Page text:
Concentrate! You probably heard that when you were a kid. Or you might say it to your own kids. I know I did both. But it wasn’t until I began meditating that I realized how difficult it is, and how important it is.
In fact, concentration is one of the foundations for happiness.
Concentration, or Samadhi, is the composure & unification of the mind, free from desires and discontent. In English, what that means is that if your mind is constantly shifting from memo to Amazon to memo to Snapchat to email to memo, chances are there’s a lot of agitation in the mind. And the agitated mind is not a happy mind.
Think about someone or something that causes you agitation. It might be something small, like traffic, or being given the wrong coffee at your coffee place, or running out of your favorite pens at work, or a meeting you were looking forward to (is there such a thing?) that gets cancelled.
It could also be something bigger, like something rude someone says to you, or your assistant calls in sick and you’re stuck, or a client who doesn’t get discovery back to you on time or is late for an appointment.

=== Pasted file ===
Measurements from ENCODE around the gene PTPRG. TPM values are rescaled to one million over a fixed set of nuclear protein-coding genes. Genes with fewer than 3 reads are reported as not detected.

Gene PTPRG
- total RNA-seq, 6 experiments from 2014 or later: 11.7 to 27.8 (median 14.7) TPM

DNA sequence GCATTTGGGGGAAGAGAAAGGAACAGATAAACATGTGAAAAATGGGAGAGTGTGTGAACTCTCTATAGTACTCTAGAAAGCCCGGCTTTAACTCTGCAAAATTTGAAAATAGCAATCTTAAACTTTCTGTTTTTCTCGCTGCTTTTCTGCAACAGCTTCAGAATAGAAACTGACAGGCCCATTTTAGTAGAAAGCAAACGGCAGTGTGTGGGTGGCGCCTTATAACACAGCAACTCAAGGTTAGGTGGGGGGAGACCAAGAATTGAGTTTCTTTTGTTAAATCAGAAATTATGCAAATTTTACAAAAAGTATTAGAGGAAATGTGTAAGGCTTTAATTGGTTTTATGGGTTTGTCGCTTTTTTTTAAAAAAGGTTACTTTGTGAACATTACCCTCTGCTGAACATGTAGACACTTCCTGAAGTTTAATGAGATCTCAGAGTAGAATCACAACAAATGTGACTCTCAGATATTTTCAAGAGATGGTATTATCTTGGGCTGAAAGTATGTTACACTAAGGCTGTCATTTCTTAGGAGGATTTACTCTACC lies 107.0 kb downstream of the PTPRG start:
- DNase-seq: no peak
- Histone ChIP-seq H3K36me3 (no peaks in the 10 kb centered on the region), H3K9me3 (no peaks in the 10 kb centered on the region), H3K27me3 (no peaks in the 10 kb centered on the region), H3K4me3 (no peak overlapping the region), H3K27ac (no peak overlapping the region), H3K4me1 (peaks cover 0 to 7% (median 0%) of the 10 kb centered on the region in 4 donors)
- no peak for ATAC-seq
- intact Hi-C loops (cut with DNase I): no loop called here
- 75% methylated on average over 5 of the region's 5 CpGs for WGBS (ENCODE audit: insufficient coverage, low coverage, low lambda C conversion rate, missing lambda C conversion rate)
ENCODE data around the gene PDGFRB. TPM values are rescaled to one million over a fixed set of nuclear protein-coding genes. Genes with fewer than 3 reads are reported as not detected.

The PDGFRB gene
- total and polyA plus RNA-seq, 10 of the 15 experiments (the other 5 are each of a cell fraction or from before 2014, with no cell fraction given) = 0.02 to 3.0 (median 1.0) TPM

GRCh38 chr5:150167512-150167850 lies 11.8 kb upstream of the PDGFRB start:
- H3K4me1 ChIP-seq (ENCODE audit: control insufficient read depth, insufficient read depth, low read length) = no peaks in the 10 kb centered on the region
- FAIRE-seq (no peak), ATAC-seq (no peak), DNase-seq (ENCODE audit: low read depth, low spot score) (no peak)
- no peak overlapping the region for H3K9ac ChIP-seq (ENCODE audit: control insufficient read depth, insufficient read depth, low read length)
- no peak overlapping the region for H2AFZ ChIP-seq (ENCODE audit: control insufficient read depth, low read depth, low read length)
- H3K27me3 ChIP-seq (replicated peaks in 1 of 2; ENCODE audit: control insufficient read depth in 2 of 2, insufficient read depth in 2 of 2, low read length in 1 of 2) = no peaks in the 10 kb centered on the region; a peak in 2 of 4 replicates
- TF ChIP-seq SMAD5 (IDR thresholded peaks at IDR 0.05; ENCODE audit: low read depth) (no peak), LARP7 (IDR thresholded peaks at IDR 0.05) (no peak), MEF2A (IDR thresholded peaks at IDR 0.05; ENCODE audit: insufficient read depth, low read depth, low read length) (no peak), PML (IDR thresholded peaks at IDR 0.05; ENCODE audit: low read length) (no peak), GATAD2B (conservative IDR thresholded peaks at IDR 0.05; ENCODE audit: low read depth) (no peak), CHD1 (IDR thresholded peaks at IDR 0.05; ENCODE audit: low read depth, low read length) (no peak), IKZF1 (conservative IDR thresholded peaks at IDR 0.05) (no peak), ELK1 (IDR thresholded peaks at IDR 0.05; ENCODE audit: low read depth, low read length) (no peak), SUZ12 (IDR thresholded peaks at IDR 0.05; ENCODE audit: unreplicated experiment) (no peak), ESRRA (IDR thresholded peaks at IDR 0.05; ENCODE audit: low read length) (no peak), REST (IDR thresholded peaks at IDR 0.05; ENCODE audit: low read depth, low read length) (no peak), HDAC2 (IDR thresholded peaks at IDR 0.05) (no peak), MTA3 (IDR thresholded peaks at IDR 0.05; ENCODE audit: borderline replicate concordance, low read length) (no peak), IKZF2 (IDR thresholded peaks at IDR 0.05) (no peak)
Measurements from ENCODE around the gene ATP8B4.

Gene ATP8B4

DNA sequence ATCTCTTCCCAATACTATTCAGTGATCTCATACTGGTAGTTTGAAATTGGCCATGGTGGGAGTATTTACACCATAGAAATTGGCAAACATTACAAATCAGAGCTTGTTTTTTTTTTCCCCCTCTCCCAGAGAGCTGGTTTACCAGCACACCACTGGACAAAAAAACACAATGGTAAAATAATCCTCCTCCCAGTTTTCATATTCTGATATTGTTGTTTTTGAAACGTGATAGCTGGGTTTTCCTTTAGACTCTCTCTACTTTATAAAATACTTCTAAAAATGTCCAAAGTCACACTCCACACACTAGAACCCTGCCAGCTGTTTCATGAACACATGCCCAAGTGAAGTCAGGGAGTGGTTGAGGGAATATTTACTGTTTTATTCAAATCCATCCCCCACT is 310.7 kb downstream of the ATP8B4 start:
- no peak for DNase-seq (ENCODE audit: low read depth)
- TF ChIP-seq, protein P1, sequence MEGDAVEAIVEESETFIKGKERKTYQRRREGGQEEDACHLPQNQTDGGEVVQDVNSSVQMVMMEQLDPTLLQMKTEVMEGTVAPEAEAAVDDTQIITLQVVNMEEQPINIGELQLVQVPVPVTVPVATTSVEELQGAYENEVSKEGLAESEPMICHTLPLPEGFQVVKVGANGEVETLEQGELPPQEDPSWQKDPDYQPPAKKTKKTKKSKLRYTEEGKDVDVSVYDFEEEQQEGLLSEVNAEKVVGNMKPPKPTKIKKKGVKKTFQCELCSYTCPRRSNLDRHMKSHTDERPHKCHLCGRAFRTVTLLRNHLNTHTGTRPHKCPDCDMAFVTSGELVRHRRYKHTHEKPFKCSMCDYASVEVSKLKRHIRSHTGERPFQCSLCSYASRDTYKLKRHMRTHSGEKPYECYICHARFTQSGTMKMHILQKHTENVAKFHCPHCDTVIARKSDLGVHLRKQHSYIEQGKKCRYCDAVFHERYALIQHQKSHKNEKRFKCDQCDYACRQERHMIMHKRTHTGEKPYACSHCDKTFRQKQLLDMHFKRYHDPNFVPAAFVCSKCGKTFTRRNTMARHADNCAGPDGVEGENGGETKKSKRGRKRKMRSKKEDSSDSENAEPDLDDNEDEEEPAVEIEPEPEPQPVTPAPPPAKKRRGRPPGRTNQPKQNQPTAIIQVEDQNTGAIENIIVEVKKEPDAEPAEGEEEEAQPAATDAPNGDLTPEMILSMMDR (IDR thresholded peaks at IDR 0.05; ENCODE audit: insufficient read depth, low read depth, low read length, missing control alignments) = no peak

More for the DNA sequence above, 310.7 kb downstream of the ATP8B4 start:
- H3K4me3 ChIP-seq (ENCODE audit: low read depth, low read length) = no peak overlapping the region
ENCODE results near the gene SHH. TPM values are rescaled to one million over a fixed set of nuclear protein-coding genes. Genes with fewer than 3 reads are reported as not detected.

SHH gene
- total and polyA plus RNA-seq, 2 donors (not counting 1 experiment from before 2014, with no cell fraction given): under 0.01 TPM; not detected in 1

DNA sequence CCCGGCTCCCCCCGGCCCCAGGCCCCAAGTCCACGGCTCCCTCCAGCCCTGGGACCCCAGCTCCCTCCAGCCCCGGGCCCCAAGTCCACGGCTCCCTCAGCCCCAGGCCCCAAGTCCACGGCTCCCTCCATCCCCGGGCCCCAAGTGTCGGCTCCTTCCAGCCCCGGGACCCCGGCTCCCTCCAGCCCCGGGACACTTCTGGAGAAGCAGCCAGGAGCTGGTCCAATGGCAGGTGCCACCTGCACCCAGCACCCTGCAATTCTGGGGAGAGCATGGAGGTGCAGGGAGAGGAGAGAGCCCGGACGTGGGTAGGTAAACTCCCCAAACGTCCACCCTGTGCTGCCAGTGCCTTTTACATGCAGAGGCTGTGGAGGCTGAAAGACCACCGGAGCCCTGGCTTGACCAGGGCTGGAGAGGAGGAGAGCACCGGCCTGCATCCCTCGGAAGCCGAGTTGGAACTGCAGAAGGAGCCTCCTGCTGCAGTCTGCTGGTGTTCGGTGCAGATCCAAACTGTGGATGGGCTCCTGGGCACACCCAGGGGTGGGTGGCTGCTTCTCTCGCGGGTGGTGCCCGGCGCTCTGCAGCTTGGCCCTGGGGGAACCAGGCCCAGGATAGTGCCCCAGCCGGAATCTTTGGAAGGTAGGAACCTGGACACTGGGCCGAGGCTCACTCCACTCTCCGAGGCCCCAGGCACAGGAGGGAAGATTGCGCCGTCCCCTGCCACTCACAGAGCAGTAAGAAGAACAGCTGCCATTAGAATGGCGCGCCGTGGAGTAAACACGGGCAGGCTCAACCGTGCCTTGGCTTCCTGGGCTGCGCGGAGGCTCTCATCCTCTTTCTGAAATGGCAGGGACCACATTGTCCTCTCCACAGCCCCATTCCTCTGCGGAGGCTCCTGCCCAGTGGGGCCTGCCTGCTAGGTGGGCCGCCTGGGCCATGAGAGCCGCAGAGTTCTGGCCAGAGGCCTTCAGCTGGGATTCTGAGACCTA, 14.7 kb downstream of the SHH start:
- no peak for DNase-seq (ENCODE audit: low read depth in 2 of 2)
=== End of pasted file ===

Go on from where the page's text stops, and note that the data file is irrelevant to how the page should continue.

And it could be something really big, like losing a motion, getting skewered by a colleague who it seems does mean to harm you, or an associate who quits.
These conditions cause agitation in the mind. I’ll bet you can feel it just by thinking about some of those things. Frustration or anger might arise. I know that’s what happens for me. My breathing gets shallow, and I notice a tightness in the throat and chest.
But it’s not a heart attack. It’s a terrific opportunity for mindfulness practice. And it’s an especially good moment for concentration practice.
Concentration practice helps in these situations because it collects the mind in the present moment. In focusing on the breath, the body, the view out the window, or any stationary object, you notice you’re agitated, and then you can simply allow the agitation to dissipate.
And the beautiful thing is, it will dissipate! It might take one breath, or five breaths, or it might require a walk down the hall. But the agitation will dissipate if you concentrate the mind in the present moment, and investigate the agitation. Soon, you’ll see that it’s gone.